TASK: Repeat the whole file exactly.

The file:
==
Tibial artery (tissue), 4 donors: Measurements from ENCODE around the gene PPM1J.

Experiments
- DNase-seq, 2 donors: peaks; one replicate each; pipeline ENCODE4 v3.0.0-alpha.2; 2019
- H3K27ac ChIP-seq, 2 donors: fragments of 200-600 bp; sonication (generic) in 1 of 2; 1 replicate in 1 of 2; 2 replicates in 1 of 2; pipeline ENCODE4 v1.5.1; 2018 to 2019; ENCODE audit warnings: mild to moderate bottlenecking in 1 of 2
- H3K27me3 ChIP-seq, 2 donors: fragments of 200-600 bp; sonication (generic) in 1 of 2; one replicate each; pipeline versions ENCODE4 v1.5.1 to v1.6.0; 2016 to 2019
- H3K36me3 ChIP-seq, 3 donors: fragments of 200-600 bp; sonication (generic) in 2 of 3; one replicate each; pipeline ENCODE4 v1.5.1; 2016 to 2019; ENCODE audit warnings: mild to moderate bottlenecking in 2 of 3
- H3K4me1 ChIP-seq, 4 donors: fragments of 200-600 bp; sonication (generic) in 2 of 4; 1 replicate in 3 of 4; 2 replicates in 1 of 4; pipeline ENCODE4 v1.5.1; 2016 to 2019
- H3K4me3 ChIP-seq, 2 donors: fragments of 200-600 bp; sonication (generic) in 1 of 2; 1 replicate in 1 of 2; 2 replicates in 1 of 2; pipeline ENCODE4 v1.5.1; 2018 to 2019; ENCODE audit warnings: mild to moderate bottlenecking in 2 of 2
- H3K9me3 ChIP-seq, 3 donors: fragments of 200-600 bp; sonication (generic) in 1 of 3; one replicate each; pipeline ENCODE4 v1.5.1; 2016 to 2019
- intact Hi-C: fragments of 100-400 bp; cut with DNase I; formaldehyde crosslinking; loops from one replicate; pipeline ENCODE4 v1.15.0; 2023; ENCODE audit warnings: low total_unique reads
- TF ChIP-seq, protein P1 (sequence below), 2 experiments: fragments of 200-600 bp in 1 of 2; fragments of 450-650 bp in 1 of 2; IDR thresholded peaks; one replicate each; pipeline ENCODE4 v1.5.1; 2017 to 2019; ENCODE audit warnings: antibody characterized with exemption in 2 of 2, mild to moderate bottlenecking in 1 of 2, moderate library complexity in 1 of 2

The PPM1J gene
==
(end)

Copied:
Tibial artery (tissue), 4 donors: Measurements from ENCODE around the gene PPM1J.

Experiments
- DNase-seq, 2 donors: peaks; one replicate each; pipeline ENCODE4 v3.0.0-alpha.2; 2019
- H3K27ac ChIP-seq, 2 donors: fragments of 200-600 bp; sonication (generic) in 1 of 2; 1 replicate in 1 of 2; 2 replicates in 1 of 2; pipeline ENCODE4 v1.5.1; 2018 to 2019; ENCODE audit warnings: mild to moderate bottlenecking in 1 of 2
- H3K27me3 ChIP-seq, 2 donors: fragments of 200-600 bp; sonication (generic) in 1 of 2; one replicate each; pipeline versions ENCODE4 v1.5.1 to v1.6.0; 2016 to 2019
- H3K36me3 ChIP-seq, 3 donors: fragments of 200-600 bp; sonication (generic) in 2 of 3; one replicate each; pipeline ENCODE4 v1.5.1; 2016 to 2019; ENCODE audit warnings: mild to moderate bottlenecking in 2 of 3
- H3K4me1 ChIP-seq, 4 donors: fragments of 200-600 bp; sonication (generic) in 2 of 4; 1 replicate in 3 of 4; 2 replicates in 1 of 4; pipeline ENCODE4 v1.5.1; 2016 to 2019
- H3K4me3 ChIP-seq, 2 donors: fragments of 200-600 bp; sonication (generic) in 1 of 2; 1 replicate in 1 of 2; 2 replicates in 1 of 2; pipeline ENCODE4 v1.5.1; 2018 to 2019; ENCODE audit warnings: mild to moderate bottlenecking in 2 of 2
- H3K9me3 ChIP-seq, 3 donors: fragments of 200-600 bp; sonication (generic) in 1 of 3; one replicate each; pipeline ENCODE4 v1.5.1; 2016 to 2019
- intact Hi-C: fragments of 100-400 bp; cut with DNase I; formaldehyde crosslinking; loops from one replicate; pipeline ENCODE4 v1.15.0; 2023; ENCODE audit warnings: low total_unique reads
- TF ChIP-seq, protein P1 (sequence below), 2 experiments: fragments of 200-600 bp in 1 of 2; fragments of 450-650 bp in 1 of 2; IDR thresholded peaks; one replicate each; pipeline ENCODE4 v1.5.1; 2017 to 2019; ENCODE audit warnings: antibody characterized with exemption in 2 of 2, mild to moderate bottlenecking in 1 of 2, moderate library complexity in 1 of 2

The PPM1J gene